Teenage chef is challenged to learn about being Filipino through cooking competition

Story acts as commentary on racial discimination and stereotypes in real-world chefs’ cuisines

Winnipeg author Primrose Madayag Knazan takes young adult readers on a journey through the highs and lows of a pandemic-style cooking competition in her novel Lessons in Fusion. The main character, Sarah Dayan-Abad, was inspired by the author’s children.

“My children are mestizo – a combination of Filipino and Ashkenazi Jew,” says Madayag Knazan. “I wanted to write a character my children could identify with.”

Sarah is a teenage food blogger in Winnipeg who, like Madayag Knazan’s children, has a Filipino mother and an Ashkenazi Jewish father, though she was raised as Jewish, surrounded by her Jewish family. Sarah’s passion for cooking and putting her own twists on recipes make her a natural for a virtual cooking competition called Cyber Chef: Next Gen, a spinoff of the original Cyber Chef that she and her friends love to watch together. When Sarah is accepted into the competition, she is strongly encouraged to cook Filipino-style food, but she doesn’t know much about being Filipino.

“Food is often the gateway to other cultures,” says Madayag Knazan. “It was a perfect place for Sarah to start her journey.”

Madayag Knazan was inspired to write this novel set in pandemic days by a few things – including her son’s struggle with virtual learning and growing disinterest in reading. “The stories didn’t interest him. He didn’t care for dystopian, fantasy, or romance stories. He enjoyed stories based in reality,” she explains.

Madayag Knazan ensured that her virtual cooking competition was realistic by drawing from various sources for information. “In June 2020, as the world was starting to open its eyes to the blatant and also not-so-obvious discrimination of people of colour,” she says, “I read an article about how non-white chefs were encouraged to feature only dishes that highlighted their own ethnicity: Asian chefs mostly demonstrated Asian food; Black chefs were encouraged to cook Soul Food; South Asian chefs made Indian dishes. Conversely, white chefs were allowed to cook all kinds of cuisine.”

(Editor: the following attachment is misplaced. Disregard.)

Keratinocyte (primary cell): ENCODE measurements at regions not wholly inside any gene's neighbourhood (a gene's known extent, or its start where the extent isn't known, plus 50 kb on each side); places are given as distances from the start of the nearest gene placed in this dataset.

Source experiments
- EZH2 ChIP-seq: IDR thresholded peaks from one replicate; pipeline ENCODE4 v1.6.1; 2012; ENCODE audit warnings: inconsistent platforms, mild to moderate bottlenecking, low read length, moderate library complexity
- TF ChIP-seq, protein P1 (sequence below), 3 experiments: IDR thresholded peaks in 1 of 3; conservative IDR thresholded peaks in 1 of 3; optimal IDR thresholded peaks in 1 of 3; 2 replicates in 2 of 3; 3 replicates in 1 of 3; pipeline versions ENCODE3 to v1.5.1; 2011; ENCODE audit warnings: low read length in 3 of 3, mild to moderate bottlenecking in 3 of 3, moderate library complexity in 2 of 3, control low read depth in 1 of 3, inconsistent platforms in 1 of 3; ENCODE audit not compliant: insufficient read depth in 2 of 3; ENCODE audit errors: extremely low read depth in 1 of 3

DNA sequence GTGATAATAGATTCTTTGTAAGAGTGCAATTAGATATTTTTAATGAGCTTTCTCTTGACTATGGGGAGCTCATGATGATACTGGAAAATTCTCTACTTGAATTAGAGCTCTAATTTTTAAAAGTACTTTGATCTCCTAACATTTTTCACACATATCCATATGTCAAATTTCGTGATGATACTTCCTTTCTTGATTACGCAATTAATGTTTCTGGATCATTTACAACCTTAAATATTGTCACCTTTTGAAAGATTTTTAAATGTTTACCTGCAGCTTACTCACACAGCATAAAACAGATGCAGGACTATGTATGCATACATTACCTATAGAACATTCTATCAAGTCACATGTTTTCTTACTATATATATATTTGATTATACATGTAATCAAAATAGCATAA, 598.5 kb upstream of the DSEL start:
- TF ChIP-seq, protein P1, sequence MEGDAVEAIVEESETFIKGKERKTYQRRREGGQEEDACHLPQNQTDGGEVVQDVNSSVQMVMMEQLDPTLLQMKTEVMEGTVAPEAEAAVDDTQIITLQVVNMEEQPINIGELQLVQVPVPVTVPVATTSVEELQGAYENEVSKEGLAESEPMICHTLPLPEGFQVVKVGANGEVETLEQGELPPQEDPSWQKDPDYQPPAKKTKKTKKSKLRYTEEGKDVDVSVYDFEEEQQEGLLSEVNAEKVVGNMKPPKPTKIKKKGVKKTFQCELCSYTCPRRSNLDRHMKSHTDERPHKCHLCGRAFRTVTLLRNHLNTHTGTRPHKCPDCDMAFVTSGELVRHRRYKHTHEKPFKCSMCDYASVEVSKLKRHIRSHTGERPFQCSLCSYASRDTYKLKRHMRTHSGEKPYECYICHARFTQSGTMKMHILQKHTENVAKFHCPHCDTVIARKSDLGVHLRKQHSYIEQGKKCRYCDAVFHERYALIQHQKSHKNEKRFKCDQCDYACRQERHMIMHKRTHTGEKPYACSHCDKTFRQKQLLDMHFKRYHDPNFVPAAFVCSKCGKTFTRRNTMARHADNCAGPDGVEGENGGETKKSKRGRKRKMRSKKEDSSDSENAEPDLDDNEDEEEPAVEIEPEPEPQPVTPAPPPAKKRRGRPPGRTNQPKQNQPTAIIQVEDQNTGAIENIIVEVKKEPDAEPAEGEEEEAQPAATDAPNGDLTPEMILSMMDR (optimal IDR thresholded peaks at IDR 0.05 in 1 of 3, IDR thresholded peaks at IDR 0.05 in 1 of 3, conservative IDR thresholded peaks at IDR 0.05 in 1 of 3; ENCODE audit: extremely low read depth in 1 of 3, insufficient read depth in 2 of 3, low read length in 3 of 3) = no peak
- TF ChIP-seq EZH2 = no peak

Primrose Madayag Knazan
Primrose Madayag Knazan

The judges in the novel’s cooking show judge recipes partly by how clear, easy-to-follow, and thorough the contestants’ recipes are. “I heard a podcast about recipe testing, that recipes are only valid if they can be replicated,” Madayag Knazan says.

Each chapter of the book begins with one of the author’s recipes. “I rarely measure out ingredients, so the experience of writing out the recipes was an exercise in discipline and focus,” Madayag Knazan says.

Like Sarah in the novel, Madayag Knazan is also a food blogger. “I love fusion cooking and combining different flavours,” she says. “I especially enjoy challenging myself to create something new.”

Madayag Knazan, who is well known as a playwright, has succeeded in creating something new in this novel that is rich in the diversity it portrays and appealing in its realistic contemporary story. Writing and publishing a novel fulfilled a dream she’s had since she was 12, and now her dream is to inspire other young people – one in particular.

“My hope is that my son will enjoy the story and fall in love with reading again.”